Previously, Dr. Callan worked for 12 years at the Organization of Economic Cooperation and Development (OECD) where she served in a number of capacities, most recently as Head of the Biotechnology Unit which focuses on the development and diffusion of innovative biotechnologies in a broad range of industrial sectors. She has also been Principal Administrator for Health, Executive Assistant to the Deputy Secretary General charged with overseeing OECD work on development and the environment, and an Administrator for science and technology policy. At the OECD, Dr. Callan’s responsibilities included the delivery of policy documents that represented international consensus on good practice in a broad range of science, innovation and economic policy issues. Callan’s most recent publications focus on health and innovation policy in OECD countries and on challenges to meeting global health goals. Over 2009-2010, her work focused on policies that support the creation of knowledge networks and markets for different sorts of biomedical samples and data. Prior to the OECD, Callan was a Fellow for Political Economy at the Council on Foreign Relations in New York. Callan received her PhD from the University of California-Berkley in Political Science in 1995 and her BA from Yale University in Biology and East Asian Studies.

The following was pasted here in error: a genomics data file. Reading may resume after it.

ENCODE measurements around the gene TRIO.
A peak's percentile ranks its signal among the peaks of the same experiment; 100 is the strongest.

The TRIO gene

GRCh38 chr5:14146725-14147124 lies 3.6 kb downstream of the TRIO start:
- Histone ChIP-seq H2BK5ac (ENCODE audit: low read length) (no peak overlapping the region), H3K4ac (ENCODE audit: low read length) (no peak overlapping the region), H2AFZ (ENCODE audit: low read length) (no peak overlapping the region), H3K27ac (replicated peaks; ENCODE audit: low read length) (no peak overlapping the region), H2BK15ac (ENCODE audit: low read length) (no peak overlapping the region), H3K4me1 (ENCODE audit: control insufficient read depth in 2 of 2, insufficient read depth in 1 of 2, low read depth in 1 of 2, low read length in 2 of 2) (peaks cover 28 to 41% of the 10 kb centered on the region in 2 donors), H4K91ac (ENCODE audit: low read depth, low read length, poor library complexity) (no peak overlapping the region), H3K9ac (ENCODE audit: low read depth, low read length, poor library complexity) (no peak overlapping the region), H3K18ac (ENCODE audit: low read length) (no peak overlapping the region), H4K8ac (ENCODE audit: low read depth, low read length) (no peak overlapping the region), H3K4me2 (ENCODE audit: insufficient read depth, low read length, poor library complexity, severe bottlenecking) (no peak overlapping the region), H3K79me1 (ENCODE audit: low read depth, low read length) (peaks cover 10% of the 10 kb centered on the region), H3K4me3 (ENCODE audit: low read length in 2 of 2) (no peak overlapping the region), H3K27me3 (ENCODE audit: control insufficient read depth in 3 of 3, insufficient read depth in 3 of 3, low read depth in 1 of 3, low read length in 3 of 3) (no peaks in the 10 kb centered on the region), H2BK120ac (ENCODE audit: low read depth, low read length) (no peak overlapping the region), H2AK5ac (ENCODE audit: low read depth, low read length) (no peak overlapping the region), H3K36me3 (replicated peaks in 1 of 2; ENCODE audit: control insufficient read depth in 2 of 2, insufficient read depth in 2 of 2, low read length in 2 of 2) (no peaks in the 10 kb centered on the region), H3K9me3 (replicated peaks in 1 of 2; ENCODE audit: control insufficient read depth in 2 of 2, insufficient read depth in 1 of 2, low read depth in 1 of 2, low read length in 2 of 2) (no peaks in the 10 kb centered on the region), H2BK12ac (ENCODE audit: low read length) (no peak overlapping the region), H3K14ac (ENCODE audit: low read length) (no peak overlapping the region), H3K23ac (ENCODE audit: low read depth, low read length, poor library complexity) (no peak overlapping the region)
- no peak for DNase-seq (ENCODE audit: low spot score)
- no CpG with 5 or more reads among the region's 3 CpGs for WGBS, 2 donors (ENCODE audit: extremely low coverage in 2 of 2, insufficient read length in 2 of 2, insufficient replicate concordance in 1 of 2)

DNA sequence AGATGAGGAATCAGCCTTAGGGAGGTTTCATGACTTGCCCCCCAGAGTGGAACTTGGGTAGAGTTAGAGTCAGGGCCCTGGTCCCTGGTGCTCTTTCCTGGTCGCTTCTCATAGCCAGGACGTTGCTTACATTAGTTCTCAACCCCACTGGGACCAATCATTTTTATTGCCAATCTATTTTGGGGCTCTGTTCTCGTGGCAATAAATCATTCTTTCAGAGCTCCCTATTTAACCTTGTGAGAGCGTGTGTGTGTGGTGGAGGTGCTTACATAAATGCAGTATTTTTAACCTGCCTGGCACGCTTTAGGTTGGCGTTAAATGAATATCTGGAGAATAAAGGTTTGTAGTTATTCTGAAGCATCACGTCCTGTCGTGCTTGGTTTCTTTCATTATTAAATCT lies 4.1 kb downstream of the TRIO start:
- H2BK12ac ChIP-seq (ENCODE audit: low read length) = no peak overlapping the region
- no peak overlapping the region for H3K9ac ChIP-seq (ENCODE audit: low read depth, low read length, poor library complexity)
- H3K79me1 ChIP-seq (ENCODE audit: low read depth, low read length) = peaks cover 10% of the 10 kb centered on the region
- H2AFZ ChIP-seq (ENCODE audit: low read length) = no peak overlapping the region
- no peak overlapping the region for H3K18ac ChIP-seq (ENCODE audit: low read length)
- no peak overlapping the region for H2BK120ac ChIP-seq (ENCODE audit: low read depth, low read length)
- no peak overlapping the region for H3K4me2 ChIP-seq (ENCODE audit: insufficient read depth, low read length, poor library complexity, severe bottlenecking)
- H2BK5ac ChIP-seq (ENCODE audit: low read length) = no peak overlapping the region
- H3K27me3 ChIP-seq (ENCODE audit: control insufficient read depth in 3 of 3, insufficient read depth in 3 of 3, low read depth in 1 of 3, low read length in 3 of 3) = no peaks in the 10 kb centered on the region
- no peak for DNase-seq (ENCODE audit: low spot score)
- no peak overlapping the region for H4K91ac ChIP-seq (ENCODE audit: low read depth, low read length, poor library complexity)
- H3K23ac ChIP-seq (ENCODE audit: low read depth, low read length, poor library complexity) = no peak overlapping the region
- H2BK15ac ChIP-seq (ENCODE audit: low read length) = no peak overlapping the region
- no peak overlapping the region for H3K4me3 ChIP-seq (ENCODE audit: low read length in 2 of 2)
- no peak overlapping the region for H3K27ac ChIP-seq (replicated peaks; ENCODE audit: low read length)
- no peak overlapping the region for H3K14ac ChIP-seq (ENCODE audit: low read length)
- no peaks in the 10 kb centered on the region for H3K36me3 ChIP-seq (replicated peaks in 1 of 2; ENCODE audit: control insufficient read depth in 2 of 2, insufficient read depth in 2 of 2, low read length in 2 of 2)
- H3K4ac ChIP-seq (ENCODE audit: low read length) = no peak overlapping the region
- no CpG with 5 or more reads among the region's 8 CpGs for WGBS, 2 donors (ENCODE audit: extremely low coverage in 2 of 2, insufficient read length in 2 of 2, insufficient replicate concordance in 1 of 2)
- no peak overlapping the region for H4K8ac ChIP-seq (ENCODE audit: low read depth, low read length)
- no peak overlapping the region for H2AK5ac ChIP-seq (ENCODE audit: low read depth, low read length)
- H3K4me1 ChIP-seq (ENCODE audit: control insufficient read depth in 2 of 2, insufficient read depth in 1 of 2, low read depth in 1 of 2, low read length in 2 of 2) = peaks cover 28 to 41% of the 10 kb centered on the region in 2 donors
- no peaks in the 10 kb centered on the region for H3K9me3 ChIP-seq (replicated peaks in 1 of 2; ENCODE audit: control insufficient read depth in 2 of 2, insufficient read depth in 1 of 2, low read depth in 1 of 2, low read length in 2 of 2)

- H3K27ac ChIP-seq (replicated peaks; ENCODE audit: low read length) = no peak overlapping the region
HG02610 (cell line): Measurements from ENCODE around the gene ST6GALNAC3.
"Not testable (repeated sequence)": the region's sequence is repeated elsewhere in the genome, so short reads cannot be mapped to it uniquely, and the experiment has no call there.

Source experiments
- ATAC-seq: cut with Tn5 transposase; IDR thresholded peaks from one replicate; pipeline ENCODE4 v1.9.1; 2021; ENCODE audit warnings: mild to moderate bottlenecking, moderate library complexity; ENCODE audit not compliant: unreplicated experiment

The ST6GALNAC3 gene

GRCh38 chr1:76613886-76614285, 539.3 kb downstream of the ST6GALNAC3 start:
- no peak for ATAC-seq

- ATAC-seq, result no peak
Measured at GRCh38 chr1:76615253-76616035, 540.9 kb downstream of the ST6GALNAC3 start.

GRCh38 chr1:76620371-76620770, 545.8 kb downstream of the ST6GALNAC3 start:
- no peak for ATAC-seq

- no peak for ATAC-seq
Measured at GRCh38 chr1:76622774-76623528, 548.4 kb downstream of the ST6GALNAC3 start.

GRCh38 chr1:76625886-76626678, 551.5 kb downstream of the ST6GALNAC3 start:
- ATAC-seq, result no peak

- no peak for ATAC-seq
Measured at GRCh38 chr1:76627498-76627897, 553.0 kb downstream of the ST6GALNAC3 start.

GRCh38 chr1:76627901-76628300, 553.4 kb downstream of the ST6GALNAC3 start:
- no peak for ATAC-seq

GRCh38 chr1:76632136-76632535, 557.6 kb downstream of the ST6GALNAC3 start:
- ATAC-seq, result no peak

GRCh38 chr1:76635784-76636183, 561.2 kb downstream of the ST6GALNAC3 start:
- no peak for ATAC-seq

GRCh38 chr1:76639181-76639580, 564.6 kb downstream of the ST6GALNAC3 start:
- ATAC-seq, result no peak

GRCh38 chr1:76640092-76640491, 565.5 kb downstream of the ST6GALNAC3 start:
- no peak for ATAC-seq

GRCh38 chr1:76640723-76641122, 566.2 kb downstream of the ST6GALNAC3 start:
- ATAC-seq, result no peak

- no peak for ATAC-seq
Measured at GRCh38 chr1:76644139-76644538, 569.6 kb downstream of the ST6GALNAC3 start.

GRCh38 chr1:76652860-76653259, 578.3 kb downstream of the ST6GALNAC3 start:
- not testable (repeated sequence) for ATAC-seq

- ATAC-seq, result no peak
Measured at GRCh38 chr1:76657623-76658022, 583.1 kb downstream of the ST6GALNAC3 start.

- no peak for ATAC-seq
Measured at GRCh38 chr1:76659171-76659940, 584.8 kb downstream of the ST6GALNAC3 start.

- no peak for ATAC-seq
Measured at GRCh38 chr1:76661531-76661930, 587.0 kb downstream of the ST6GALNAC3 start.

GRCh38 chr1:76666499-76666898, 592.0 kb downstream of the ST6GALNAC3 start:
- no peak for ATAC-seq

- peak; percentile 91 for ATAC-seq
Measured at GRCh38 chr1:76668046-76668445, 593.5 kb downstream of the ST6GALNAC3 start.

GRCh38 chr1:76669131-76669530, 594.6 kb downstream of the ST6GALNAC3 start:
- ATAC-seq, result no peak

Senior Public Policy Counsel, New York Civil Liberties Union
Prior to joining the NYCLU, Corinne Carey was a researcher with the U.S. Program at Human Rights Watch, where she produced reports and engaged in advocacy on domestic human rights issues including the rights of people with criminal records, sex offender registration and community notification laws, and the evacuation of correctional facilities during Hurricane Katrina.